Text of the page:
Three further rate cuts on the way from ECB but will banks pass them on?

Three further rate cuts on the way from ECB but will banks pass them on?

It has emerged that three further interest-rate cuts are expected from the ECB in the coming months to follow on from the 0.25% cut delivered at the start of November.

However, it remains to be seen whether banks will pass the rate cuts on to their customers.

Analysts have said they are expecting a eurozone rate cut in December, another in January and added that a third in February or March was now highly likely.

This would take the ECB rate from 1.25% at present to 0.5%, according to economists at Danske Bank, which owns National Irish Bank.

Four cuts, including this month’s one, would reduce repayments on a €200,000 tracker mortgage by €120 a month.

Over a year, a family with this size of mortgage would be €1,440 better off.

Danske Bank said the ECB was likely to keep cutting rates in a bid to counteract disappointing growth in the eurozone and in an attempt to contain the sovereign-debt crisis.

A string of cuts in ECB rates is set to reignite the controversy over banks failing to cut variable rates.

The Irish Independent reports that a billionaire investor in Bank of Ireland, Wilbur Ross, has defended the bank’s decision to resist government attempts to persuade it to cut its variable mortgage rate.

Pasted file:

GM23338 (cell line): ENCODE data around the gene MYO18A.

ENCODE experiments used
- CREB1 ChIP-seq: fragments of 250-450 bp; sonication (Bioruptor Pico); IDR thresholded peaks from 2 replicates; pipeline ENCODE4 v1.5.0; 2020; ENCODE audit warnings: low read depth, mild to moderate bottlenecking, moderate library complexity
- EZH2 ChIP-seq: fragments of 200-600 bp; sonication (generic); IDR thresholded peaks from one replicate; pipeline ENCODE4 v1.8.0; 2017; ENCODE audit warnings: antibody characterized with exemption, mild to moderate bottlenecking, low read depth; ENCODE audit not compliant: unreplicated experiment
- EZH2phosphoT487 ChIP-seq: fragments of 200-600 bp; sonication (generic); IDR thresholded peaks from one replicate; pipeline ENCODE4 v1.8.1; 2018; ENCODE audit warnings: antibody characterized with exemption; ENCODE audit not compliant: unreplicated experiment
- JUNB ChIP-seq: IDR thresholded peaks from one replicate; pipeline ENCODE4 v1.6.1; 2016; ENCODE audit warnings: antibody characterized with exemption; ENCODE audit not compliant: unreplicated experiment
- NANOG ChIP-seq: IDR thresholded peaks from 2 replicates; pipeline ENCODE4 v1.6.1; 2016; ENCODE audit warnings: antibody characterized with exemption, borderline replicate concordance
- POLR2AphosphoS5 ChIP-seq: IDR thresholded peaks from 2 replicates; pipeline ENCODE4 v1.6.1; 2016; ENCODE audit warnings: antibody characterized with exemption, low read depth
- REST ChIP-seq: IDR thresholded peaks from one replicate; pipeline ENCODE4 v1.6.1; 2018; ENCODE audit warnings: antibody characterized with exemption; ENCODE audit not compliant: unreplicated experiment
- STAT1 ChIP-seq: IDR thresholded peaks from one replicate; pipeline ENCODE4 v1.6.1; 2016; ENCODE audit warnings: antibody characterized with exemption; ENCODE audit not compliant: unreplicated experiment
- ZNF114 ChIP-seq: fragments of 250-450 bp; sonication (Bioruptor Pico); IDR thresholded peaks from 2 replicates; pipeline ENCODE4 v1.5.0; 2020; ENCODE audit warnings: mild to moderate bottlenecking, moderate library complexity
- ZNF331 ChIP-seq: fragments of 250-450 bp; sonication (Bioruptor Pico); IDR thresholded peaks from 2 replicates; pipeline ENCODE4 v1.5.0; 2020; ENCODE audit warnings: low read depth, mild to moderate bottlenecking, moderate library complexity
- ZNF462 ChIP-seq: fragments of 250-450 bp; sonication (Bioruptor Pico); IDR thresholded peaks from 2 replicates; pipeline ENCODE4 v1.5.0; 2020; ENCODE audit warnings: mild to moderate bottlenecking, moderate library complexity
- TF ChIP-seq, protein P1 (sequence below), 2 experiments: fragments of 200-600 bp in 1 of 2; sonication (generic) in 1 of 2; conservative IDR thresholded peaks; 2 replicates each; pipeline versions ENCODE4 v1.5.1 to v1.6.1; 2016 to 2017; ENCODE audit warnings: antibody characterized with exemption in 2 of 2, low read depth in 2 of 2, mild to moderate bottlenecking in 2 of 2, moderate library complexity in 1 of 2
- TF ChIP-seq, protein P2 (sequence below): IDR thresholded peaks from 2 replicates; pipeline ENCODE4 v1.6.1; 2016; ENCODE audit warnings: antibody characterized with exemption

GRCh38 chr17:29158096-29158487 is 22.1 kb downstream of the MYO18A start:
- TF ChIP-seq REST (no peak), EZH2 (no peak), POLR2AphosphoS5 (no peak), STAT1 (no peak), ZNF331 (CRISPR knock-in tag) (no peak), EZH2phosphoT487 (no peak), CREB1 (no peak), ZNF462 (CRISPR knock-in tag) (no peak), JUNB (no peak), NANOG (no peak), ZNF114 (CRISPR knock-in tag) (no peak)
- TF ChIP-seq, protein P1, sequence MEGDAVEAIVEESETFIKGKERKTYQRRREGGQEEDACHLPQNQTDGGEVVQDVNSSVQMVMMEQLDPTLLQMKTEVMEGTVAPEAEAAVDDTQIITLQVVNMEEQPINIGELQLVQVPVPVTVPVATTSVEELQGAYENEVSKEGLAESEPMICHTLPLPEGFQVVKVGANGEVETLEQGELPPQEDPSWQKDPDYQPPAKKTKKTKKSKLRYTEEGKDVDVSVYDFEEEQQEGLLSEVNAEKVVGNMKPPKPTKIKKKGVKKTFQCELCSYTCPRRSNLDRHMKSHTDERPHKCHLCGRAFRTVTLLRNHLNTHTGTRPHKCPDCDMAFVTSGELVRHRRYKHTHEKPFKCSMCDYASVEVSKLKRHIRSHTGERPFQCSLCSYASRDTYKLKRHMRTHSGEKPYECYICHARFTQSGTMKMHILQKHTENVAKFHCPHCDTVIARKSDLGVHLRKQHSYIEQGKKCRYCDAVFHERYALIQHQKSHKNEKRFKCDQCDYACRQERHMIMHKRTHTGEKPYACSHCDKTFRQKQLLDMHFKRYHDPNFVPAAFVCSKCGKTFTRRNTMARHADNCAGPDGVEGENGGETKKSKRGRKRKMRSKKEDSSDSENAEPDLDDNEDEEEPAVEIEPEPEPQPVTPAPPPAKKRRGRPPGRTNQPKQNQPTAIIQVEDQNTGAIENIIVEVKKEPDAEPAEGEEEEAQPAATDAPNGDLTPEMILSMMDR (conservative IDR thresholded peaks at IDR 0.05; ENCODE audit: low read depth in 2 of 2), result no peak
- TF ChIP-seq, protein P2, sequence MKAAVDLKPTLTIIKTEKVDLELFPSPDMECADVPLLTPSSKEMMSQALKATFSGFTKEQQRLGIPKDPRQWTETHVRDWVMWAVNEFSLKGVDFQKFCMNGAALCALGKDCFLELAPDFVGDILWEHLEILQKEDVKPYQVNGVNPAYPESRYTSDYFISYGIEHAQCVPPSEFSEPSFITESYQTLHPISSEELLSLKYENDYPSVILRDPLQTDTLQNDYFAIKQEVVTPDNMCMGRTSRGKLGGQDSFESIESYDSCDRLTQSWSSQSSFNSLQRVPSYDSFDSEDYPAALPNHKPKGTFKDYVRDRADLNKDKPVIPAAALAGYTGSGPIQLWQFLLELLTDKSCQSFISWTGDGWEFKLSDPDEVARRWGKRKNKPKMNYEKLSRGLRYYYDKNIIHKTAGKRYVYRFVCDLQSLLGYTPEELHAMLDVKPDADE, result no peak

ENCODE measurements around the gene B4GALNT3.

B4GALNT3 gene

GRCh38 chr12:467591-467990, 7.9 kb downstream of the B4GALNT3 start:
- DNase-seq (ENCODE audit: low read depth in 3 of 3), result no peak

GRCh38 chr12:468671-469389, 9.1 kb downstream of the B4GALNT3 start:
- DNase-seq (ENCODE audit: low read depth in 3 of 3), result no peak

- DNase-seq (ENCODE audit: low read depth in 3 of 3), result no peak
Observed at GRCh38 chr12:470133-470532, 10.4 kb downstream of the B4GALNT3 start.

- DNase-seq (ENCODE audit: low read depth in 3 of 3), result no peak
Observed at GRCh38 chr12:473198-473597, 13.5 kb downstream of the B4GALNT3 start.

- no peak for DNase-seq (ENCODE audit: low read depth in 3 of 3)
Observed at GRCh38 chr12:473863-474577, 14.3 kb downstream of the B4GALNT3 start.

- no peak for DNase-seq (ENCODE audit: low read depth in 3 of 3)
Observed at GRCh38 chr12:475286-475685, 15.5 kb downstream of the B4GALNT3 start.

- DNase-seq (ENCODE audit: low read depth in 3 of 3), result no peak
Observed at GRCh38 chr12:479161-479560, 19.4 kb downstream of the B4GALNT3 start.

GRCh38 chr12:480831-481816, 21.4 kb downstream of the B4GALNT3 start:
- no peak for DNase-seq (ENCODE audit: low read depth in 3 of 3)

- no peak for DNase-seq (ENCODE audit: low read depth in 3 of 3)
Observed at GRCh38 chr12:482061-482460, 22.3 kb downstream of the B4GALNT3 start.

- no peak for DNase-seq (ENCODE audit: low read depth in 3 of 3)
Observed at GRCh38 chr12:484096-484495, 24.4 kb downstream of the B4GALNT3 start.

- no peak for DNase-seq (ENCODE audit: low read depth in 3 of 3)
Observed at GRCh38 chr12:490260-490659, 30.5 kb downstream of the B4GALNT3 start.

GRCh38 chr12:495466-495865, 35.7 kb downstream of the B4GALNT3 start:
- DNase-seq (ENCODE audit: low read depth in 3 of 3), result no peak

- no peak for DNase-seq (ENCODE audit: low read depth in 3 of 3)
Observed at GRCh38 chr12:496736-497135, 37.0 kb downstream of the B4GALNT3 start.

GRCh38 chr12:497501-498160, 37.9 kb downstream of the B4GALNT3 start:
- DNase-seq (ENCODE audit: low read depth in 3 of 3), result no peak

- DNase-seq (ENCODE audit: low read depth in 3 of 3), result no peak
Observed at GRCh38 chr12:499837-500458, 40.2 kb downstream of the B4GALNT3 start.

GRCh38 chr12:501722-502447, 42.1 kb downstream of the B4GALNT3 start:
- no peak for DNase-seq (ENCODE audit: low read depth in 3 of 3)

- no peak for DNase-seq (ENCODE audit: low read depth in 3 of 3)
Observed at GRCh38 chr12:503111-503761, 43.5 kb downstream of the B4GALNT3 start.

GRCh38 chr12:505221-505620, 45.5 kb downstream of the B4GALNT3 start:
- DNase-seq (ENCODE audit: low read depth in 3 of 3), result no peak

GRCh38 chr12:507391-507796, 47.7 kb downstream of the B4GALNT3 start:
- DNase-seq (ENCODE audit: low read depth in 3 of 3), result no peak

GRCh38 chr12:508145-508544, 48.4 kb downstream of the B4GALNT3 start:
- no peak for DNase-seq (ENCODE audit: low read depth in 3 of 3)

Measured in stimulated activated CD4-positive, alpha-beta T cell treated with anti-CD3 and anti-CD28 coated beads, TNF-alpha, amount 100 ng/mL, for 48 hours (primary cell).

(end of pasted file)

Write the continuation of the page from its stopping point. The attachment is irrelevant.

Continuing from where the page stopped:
The vulture capitalist said a more “normalised” funding environment was needed for Bank of Ireland to pass on ECB interest rate cuts to customers on variable-rate mortgages.

Mr Ross, who owns 9pc of Bank of Ireland, told Reuters news agency that the lender’s high funding costs made it difficult to pass on the ECB rate cut.

Ulster Bank has also rebuffed efforts by the Government to get it to pass on last week’s ECB cut to its variable rate customers. Its variable rate is 4.95pc, compared with Bank of Ireland’s 3.99pc.

The State owns 15pc of Bank of Ireland. It has no stake in Ulster Bank.

Meanwhile, Finance Minister Michael Noonan said on Tuesday that Financial Regulator Matthew Elderfield had told him that he does not need additional powers to force banks to pass on ECB interest rate reductions to customers.

Mr Noonan ruled out introducing emergency legislation to force two banks to pass on interest rate cuts to struggling help the mortgage holders.

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